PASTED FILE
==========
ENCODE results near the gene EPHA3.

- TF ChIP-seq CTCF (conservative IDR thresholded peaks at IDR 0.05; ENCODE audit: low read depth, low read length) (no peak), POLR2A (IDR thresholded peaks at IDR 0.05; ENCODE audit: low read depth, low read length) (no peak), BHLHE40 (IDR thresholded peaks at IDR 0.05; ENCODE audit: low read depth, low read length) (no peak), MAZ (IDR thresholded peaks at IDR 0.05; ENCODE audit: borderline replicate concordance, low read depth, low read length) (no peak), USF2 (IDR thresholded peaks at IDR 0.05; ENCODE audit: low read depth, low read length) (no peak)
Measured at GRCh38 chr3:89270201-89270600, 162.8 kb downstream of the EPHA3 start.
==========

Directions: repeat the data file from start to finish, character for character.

ENCODE results near the gene EPHA3.

- TF ChIP-seq CTCF (conservative IDR thresholded peaks at IDR 0.05; ENCODE audit: low read depth, low read length) (no peak), POLR2A (IDR thresholded peaks at IDR 0.05; ENCODE audit: low read depth, low read length) (no peak), BHLHE40 (IDR thresholded peaks at IDR 0.05; ENCODE audit: low read depth, low read length) (no peak), MAZ (IDR thresholded peaks at IDR 0.05; ENCODE audit: borderline replicate concordance, low read depth, low read length) (no peak), USF2 (IDR thresholded peaks at IDR 0.05; ENCODE audit: low read depth, low read length) (no peak)
Measured at GRCh38 chr3:89270201-89270600, 162.8 kb downstream of the EPHA3 start.